I'm like everyone else in that I follow links on Twitter in the hope of finding something good. Sometimes I do, and one of the website I've bookmarked is this one: http://blog.janicehardy.com/ Take a look at her home page and you'll see (if you are like me, that is) loads of titles to articles you simple must read. They don't disappoint, either.
I keep re-reading the one about the first 250 words of your book being the most important in the hope that eventually, I'll be doing what she suggests by instinct. It will filter through in a process something akin to osmosis. That's my hope, you understand. I think I really ought to read the one about forcing my hero to make moral choices, too. Many readers, particularly women, I suspect, will dislike Matho for taking the child queen from his mother, and I suspect they'll dislike Meg Douglas even more for the same reason. But my justification is the characters lived in times when choices were hard, and if the characters can justify the act to themselves, if not to us, with out 21st century ethics, surely that is all that matters? They lived in a time when uttering the wrong word could send you to the stake to be burned alive.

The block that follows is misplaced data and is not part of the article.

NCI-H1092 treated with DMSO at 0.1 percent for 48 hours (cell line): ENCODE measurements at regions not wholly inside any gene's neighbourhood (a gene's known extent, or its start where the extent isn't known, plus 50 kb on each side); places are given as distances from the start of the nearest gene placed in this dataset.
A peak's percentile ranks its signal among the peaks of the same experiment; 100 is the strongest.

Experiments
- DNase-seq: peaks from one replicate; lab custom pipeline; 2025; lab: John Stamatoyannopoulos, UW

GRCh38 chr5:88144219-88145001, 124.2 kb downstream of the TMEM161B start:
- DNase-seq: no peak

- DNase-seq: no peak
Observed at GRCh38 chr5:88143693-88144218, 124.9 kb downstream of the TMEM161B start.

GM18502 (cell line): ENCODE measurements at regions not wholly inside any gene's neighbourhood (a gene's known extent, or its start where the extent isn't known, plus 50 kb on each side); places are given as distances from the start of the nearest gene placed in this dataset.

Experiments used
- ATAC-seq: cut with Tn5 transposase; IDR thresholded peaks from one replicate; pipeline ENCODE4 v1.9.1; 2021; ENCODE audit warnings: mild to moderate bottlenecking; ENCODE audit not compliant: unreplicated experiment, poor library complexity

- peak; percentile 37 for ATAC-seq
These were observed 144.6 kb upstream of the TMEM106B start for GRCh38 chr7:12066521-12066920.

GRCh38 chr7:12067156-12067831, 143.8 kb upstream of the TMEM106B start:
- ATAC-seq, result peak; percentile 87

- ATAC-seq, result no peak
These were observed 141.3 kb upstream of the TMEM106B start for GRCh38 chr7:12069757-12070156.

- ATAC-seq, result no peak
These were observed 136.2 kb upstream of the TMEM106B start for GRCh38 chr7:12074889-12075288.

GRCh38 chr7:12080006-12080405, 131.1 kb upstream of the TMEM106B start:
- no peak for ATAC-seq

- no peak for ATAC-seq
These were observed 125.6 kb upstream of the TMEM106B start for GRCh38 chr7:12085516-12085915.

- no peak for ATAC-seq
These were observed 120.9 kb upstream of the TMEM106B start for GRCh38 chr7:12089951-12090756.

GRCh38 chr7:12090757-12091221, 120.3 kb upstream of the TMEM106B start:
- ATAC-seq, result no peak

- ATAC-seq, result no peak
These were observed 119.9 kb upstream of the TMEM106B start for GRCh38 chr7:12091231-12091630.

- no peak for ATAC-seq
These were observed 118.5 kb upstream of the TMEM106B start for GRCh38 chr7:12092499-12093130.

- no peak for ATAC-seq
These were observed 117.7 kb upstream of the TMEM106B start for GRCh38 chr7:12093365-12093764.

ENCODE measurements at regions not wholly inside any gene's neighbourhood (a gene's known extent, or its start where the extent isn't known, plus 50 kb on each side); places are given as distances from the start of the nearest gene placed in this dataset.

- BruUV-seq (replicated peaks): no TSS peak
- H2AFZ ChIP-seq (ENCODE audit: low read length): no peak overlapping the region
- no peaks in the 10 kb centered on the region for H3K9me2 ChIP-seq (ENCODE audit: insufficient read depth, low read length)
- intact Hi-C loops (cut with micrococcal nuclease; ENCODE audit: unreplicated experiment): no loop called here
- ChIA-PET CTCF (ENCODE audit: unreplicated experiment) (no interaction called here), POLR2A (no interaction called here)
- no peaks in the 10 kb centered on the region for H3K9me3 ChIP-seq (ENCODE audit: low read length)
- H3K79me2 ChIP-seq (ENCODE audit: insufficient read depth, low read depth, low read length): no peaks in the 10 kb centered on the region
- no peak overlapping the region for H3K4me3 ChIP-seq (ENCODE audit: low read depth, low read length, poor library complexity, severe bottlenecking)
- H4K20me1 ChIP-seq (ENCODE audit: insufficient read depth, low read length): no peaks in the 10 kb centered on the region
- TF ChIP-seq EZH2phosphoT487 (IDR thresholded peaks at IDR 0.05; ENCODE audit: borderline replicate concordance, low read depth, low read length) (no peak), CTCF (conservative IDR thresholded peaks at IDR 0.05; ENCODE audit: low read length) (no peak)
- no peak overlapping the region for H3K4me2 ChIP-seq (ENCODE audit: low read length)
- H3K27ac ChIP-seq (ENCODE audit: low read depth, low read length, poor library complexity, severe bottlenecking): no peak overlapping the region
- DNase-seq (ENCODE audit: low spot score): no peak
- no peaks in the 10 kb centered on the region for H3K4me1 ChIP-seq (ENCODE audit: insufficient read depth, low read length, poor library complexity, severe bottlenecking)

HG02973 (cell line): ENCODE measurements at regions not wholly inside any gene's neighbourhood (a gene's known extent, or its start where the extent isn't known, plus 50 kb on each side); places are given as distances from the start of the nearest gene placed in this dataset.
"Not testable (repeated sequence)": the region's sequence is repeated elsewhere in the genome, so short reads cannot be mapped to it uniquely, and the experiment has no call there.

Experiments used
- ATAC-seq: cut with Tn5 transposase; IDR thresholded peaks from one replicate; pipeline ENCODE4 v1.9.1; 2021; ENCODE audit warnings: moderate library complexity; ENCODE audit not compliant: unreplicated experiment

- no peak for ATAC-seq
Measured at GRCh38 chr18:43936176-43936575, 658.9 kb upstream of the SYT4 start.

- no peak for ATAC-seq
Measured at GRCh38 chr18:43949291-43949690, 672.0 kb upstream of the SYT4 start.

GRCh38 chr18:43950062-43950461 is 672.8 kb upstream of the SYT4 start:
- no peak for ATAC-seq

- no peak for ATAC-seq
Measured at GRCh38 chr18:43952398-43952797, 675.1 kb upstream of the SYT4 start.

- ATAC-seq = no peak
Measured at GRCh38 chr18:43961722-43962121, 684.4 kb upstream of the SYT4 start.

My female characters are rarely the simpering type, and Meg Douglas is not a simperer. That some reviewers don't care for my ladies has become obvious to me. My female characters say what they think, and even if they don't say what they think aloud, their thoughts are honest. I didn't have sisters, and there were 40 years between me and my mother, so we didn't have any "girly" contact. She was always a figure of authority in the household, and said what she thought. Consequently, I don't write "girly" females. What you grow up with shapes what you become and it is devilish hard to contradict it. Because I had a brother, I can relate more easily to men, who always seem to me much less judgemental, say what they think and then let you get on with it.
Perhaps the trick of fine writing is to transcend these things. I'm not saying it can't be done, but it is usually easy to tell if a book has been written by a male or female author. It's just there in the writing, in the characters and their actions, even in the choice of theme. Possibly all unconscious, too. Writers probably have their audience in mind, and write to them. I can imagine the audience for thrillers, romance, vampires with varying degrees of success and allowing for blurring along the lines and edges as tastes overlap, but I do have a problem deciding the audience for literary fiction. They can't all be university professors, can they?
(Take note: the last comment is definitely tongue in cheek and meant to amuse.) And a further note: today's pic is Loch Crinan, which has nothing whatsoever to do with the content of the post. The black dot is probably a midgie on the lens looking for someone to bite. I still have the red blotches they caused that day.